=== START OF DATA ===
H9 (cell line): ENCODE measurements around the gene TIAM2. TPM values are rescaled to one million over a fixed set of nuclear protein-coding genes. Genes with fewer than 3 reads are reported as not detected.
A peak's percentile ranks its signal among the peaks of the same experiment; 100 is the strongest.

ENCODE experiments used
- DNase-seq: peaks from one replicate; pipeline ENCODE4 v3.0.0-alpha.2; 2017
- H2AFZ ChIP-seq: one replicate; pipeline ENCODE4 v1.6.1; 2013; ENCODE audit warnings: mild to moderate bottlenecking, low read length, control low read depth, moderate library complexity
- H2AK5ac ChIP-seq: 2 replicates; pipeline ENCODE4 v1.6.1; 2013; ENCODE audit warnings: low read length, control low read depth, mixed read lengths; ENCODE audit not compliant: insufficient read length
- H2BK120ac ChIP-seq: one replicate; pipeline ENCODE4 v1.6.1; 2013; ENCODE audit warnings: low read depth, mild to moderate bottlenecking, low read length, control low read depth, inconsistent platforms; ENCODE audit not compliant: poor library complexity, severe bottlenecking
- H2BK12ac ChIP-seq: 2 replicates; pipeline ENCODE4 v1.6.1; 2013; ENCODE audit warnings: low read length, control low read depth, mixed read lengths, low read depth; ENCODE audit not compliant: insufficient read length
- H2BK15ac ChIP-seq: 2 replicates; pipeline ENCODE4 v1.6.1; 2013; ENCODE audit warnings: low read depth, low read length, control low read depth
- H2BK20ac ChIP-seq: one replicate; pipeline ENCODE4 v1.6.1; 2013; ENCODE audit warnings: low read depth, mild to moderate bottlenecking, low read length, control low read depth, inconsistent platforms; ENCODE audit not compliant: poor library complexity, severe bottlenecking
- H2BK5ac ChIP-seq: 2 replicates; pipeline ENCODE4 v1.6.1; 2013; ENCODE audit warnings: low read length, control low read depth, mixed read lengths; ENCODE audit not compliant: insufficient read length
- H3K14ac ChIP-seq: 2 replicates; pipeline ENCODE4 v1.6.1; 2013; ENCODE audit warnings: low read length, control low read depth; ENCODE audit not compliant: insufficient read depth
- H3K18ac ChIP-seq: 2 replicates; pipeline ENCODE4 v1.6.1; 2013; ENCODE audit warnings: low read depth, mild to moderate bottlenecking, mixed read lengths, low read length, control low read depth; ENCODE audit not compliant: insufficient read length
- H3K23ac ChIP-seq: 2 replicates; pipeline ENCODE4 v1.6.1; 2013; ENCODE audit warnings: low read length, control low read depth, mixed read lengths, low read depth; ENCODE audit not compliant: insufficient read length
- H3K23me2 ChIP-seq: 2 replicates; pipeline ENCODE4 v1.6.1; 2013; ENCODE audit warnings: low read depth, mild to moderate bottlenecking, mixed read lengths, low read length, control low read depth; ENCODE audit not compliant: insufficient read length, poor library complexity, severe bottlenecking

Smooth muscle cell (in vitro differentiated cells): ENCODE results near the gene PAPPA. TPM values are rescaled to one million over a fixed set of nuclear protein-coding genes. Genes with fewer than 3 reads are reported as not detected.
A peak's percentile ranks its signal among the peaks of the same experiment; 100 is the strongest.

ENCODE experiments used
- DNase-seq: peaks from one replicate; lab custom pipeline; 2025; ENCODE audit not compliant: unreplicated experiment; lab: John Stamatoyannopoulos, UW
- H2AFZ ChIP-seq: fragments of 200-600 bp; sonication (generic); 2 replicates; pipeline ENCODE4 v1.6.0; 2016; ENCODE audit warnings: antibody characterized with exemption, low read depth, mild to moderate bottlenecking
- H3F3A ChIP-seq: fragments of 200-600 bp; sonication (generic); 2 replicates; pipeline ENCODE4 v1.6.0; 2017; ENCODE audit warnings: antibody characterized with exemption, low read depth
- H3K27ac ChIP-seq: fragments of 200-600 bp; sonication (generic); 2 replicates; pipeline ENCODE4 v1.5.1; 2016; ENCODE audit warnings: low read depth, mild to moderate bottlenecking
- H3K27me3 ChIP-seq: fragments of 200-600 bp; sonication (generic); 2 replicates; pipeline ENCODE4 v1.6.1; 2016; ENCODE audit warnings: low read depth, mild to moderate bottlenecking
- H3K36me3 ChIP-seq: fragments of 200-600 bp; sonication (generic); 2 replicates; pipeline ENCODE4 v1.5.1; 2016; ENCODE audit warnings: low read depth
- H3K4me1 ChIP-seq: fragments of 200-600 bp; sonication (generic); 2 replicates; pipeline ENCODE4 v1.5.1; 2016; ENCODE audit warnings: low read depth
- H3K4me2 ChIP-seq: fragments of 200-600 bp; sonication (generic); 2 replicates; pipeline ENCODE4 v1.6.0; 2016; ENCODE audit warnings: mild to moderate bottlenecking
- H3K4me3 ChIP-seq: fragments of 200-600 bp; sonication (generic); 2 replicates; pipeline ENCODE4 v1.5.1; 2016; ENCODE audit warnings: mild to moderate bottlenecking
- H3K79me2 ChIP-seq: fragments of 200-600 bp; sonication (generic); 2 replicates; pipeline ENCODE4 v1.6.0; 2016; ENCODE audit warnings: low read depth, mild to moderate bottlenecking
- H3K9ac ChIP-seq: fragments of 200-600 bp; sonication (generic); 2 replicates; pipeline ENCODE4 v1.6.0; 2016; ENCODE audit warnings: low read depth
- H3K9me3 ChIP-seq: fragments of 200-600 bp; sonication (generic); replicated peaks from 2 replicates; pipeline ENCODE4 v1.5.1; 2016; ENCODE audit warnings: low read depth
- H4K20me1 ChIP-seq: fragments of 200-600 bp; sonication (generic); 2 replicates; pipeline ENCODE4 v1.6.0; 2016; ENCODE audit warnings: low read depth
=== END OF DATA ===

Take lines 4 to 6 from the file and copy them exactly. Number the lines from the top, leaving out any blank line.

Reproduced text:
- DNase-seq: peaks from one replicate; pipeline ENCODE4 v3.0.0-alpha.2; 2017
- H2AFZ ChIP-seq: one replicate; pipeline ENCODE4 v1.6.1; 2013; ENCODE audit warnings: mild to moderate bottlenecking, low read length, control low read depth, moderate library complexity
- H2AK5ac ChIP-seq: 2 replicates; pipeline ENCODE4 v1.6.1; 2013; ENCODE audit warnings: low read length, control low read depth, mixed read lengths; ENCODE audit not compliant: insufficient read length